Ugh, the rough framers pushed back their start date, again.  It’s tough to get excited when progress keeps getting delayed.  Fortunately we have plenty to keep us busy.  The land is basically rough graded.  I awoke early this morning and drove out to meet the excavator.  Having spent some time the previous night coming to terms and getting comfortable with the lay of the land, I was confident going into our quick morning meeting.  We walked down to the future pond area and I we talked about the planned shape and location of the pond.  It will be more of a water catcher than a formal, dug pond.  To start with I doubt it’ll be more than 4′ deep.  Should  be nice enough for frogs and nesting ducks hopefully.  And hopefully I can get enough bats to mitigate (is that the right word?) any mosquitos.  One missed opportunity is that all our blue clay is intermingled with regular clay so we won’t be able to line the pond with blue clay, which would be the preferred method, especially if you’re getting free blue clay.  For now the pond area is just staged dirt piles.  They’ll be arranged and feathered out either during the final grade or when we go to do the landscaping next year.  If need be I’ll secure the mounds with fabric or organic material to reduce erosion over the winter.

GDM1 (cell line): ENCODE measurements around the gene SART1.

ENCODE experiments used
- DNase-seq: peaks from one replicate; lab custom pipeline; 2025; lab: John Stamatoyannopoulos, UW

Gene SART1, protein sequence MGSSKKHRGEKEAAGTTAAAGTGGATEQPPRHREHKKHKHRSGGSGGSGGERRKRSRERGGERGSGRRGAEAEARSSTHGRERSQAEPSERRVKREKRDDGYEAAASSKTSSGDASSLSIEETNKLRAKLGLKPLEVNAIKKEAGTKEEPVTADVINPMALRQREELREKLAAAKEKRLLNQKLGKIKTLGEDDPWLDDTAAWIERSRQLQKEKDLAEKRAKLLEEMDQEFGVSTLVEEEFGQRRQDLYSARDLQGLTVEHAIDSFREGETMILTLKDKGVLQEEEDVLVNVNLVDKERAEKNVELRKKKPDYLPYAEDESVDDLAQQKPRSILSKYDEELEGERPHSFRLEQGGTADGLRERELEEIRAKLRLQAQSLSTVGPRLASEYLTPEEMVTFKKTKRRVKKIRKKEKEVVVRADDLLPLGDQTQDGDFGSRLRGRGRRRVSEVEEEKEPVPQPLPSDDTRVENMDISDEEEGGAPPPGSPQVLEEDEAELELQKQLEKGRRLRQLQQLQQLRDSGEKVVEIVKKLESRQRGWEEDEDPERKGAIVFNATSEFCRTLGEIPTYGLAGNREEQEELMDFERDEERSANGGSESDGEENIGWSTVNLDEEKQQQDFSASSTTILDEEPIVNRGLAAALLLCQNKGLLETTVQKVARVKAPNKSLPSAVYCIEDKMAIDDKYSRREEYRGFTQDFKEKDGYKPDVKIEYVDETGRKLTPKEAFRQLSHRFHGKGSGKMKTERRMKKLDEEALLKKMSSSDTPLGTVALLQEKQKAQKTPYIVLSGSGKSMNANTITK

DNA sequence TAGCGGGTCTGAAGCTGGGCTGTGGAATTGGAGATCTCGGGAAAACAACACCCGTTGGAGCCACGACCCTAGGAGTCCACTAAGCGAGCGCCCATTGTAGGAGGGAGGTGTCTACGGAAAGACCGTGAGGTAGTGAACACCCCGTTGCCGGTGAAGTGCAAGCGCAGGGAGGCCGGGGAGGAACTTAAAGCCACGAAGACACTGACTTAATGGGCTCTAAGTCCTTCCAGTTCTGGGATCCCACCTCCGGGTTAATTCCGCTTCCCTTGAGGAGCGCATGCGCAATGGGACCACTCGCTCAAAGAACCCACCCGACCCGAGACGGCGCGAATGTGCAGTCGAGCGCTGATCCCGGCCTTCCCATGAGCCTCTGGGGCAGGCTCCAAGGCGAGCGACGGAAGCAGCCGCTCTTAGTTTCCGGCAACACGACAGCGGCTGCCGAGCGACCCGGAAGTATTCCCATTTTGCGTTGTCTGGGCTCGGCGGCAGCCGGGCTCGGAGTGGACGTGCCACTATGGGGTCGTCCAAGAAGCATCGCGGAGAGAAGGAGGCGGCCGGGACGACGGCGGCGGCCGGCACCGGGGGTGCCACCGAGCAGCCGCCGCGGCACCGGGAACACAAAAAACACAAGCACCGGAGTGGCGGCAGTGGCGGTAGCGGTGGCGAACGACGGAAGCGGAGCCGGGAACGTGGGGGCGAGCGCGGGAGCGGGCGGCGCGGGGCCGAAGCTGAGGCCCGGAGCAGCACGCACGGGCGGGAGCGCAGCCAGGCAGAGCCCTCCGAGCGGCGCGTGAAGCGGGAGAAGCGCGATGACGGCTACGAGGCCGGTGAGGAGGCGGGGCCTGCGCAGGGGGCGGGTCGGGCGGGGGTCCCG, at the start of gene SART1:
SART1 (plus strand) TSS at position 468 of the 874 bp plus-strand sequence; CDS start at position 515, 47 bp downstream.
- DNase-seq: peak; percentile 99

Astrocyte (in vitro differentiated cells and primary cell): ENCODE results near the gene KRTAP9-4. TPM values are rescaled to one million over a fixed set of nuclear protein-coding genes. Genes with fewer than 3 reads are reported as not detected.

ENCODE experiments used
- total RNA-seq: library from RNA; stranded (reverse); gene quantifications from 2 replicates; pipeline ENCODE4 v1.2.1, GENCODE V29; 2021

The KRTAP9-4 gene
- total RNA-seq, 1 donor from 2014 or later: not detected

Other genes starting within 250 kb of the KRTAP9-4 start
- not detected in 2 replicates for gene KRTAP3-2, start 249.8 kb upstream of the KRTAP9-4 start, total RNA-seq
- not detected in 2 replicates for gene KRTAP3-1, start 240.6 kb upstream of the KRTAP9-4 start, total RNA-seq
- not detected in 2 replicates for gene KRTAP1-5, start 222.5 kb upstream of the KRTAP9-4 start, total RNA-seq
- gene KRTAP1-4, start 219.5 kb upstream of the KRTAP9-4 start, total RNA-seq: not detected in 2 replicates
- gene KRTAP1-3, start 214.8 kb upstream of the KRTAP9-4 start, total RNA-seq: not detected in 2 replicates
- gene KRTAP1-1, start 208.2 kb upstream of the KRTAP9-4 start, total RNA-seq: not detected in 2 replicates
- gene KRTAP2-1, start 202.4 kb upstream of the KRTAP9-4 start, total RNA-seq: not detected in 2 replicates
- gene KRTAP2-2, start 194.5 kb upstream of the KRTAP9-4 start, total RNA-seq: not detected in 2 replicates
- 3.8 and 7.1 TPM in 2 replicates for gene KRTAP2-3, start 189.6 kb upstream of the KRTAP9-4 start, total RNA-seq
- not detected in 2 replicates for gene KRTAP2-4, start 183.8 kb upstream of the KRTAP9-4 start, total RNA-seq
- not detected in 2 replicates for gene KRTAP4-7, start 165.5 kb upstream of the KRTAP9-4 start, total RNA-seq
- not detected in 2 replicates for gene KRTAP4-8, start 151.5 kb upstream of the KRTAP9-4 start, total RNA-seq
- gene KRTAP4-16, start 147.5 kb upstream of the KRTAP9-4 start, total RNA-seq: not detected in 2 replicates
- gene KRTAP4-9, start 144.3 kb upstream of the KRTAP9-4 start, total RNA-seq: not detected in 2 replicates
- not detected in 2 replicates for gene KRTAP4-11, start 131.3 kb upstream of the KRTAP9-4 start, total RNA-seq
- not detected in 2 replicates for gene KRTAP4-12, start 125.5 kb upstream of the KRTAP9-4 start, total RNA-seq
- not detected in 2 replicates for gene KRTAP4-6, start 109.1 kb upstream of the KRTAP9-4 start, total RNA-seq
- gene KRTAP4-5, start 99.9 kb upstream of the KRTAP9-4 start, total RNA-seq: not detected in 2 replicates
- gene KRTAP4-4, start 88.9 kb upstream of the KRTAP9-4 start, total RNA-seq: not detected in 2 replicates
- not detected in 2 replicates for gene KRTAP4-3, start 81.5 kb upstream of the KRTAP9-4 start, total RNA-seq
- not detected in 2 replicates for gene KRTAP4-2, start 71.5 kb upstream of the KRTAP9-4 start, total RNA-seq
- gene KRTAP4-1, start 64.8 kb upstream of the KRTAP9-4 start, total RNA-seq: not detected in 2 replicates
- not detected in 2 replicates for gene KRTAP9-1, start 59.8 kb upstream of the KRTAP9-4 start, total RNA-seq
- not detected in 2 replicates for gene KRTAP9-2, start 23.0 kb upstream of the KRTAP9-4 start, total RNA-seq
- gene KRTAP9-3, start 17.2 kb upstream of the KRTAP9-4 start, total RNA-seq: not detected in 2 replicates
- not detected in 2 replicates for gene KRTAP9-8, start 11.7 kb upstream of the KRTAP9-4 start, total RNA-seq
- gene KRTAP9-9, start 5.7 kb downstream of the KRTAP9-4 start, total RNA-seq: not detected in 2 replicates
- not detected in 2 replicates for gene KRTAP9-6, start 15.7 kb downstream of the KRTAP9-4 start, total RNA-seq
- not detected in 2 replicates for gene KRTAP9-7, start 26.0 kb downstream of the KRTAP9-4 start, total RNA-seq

Tonight the plan was to stake out the breezeway and screen porch.  We’ll have the excavator drill out holes for each post location.  Then we’ll insert a sonotube, which is a circular cardboard tube, into each hole.  When the cement contractor comes out to pour the garage and studio, they can pour cement into each sonotube.  The top of the sonotube will be flush with the grade.   Before the cement sets we’ll insert a threaded rod which will allow us to attach an adjustable bracket and then ultimately our pressure treated posts will bolt / nail to that bracket. The excavator will use a 13″ bit on his auger which should allow a 12″ sonotube to easily slide down into the hole.